8 Things You Definitely Should Know About Alcoholism & Everyday Drinking

Growing up, I thought alcoholics were people who drank constantly, beer cans or wine glasses or brown bags in hand, lost their jobs, and dramatically ruined every relationship in their life. That road is definitely possible, but I learned it’s not the only road for addictive drinking, not by far.

Modern culture has presented a more nuanced version of what addiction can look like, but often alcoholism is still depicted fairly predictably, a la the falling down drunken dad in Shameless, or Lucille in Arrested Development. In life, how this disease presents itself isn’t always so loud, graphic or obvious. There are other details about alcoholism that don’t get much play time in our culture– let’s take a look at those.

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1. Some alcoholics function very well…

Functional alcoholism, or high-functioning alcoholism, refers to people who drink alcoholically, but manage to hold down their job, interact (mostly) normally in society, meet most of their obligations, and stay out of jail. They aren’t getting DUI’s or arrested for public drunkeness–yet. In fact, functional alcoholics may be so successful or appear so happy that no one has the slightest idea they have a problem.

2. Yet all alcoholism ends badly.

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Alcoholism is a progressive disease. It doesn’t reverse itself or end unless the person does something about it. Meanwhile, an active alcoholic who is functioning well will find that eventually, the center cannot hold. They miss meetings, call someone in a blackout and don’t remember the next day, start to hide alcohol at work, let go of a relationship instead of alcohol. For some, this process of erosion can take months, for others, years.

3. Alcoholic drinking seriously damages your body and brain.

Most people know that heavy drinking hurts the liver, but not as well known is the myriad of other physical effects. Over time, alcoholic drinkers can experience deterioration of brain function, heart damage, high blood pressure, stroke, pancreatitis, digestive diseases, a weakened immune system, and a higher risk for various cancers, such as breast, throat, esophagus, and mouth.

4. Binge drinking damages the brain.

A person who binge drinks may not think of themselves as an alcoholic, but the body doesn’t differentiate: the physical damage occurs all the same. Evidence points to regular binge drinking causing damage to the frontal cortex and sections of the brain involved in executive functions and decision making. Your mood and physical responses are also deeply altered with binge drinking.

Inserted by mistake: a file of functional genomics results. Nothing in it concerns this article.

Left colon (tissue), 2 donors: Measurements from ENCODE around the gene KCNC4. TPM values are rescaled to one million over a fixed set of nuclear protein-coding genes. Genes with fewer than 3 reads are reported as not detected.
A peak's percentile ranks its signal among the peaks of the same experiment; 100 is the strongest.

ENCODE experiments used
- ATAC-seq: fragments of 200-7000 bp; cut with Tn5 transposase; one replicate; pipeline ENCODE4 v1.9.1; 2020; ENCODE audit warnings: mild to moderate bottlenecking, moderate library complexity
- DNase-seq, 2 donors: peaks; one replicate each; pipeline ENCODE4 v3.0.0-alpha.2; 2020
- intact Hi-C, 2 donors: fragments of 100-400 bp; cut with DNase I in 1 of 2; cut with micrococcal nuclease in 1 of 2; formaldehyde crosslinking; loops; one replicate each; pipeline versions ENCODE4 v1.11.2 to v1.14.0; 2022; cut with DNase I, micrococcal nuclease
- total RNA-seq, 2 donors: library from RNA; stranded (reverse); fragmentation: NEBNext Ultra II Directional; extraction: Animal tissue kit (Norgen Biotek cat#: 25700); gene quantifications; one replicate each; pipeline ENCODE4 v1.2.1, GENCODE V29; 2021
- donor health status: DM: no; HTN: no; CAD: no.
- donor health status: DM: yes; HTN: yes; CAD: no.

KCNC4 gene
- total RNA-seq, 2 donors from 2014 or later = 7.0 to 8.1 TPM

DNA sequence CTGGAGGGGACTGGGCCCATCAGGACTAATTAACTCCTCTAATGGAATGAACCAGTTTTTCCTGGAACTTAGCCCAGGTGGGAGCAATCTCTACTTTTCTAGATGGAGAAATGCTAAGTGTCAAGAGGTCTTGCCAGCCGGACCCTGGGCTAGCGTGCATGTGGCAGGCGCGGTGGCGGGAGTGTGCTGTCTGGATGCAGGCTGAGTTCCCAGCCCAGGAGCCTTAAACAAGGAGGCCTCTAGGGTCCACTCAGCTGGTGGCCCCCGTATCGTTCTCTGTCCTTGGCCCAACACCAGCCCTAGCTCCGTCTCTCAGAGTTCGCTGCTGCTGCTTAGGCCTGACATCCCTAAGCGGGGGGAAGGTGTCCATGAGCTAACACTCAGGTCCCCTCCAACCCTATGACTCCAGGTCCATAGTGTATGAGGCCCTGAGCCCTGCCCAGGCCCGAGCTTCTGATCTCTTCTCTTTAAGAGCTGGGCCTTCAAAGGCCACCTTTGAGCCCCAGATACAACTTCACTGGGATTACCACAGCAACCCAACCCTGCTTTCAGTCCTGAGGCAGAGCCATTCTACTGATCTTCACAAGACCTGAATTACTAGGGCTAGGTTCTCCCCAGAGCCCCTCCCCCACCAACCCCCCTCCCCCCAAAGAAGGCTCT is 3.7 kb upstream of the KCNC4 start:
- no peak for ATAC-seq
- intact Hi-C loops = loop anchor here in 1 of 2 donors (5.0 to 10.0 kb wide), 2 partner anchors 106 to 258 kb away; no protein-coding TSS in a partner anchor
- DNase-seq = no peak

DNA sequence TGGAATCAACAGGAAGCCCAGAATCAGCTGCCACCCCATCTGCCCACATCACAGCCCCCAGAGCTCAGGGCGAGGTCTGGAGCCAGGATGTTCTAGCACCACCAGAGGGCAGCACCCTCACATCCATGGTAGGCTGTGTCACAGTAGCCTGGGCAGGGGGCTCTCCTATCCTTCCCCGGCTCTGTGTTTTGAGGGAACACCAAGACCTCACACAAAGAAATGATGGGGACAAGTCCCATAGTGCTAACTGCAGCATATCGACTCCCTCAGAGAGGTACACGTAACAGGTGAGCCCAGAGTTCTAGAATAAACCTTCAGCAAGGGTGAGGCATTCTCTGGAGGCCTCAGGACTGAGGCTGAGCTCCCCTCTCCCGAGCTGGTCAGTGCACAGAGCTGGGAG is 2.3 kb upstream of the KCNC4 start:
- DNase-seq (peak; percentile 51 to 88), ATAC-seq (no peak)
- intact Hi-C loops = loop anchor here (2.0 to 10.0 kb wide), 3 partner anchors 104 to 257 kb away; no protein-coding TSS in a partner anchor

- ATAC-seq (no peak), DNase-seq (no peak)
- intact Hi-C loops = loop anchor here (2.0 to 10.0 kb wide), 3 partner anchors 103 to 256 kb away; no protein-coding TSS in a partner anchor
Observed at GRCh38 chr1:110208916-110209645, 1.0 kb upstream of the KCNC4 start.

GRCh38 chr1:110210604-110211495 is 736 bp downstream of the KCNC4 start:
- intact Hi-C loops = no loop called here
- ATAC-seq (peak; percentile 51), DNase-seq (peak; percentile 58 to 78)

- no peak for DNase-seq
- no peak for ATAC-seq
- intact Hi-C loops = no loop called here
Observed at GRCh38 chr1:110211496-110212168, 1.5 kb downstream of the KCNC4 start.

5. Alcoholic drinking is not easily defined.

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The National Institute on Alcohol Abuse and Alcoholism defines heavy drinking as 5 or more drinks on 5 or more days of the last 30 days. However, I’ve known women who defined themselves as alcoholics who drank less than that one each occasion, but more frequently. Knowing the warning signs is important, because a problem can creep up on you and get serious before you realize you have one.

6. The warning signs of alcoholism.


There are warning signs of heavy or alcoholic drinking:

  1. Anger when anyone asks you about your drinking.
  2. Blacking out.
  3. Trying to quit and finding it very hard, or impossible.
  4. Experiencing withdrawal: anxiety, irritability, sleeplessness, nausea, headaches when you don’t drink.
  5. Regularly drinking more than you ‘meant to.’
  6. Neglecting responsibilities because you want to drink or because you are hungover.

Here is a ‘Am I an Alcoholic’ Self Test from The National Council On Alcoholism and Drug Dependance.

7. Women have different risks than men.

Younger women ages 18-34 are more at risk for alcoholic drinking than their middle-aged counterparts. Women also have different physical risks from alcoholic drinking, including higher rates of breast cancer, and more rapid onset of liver and heart disease.

8. Wine absolutely counts.


In our society right now, wine and women are paired regularly as a very socially acceptable stress reliever. Jokes about enormous glasses of wine, wine parties, wine clubs, ‘Wine Wednesday,’ are all common. There is nothing wrong with wine in itself, it has some health benefits and is a relaxant, but our society presents regular wine consumption as the hilarious answer to a life jam-packed with stress and emotions we don’t know how to deal with: the perfect setup for alcoholic drinking. Whatever you drink, if you use it regularly as an escape, if you depend on it for emotional relief, if you notice increasing dependance and spend time ‘looking forward’ to your drink on a regular basis, it may be time for a harder look.

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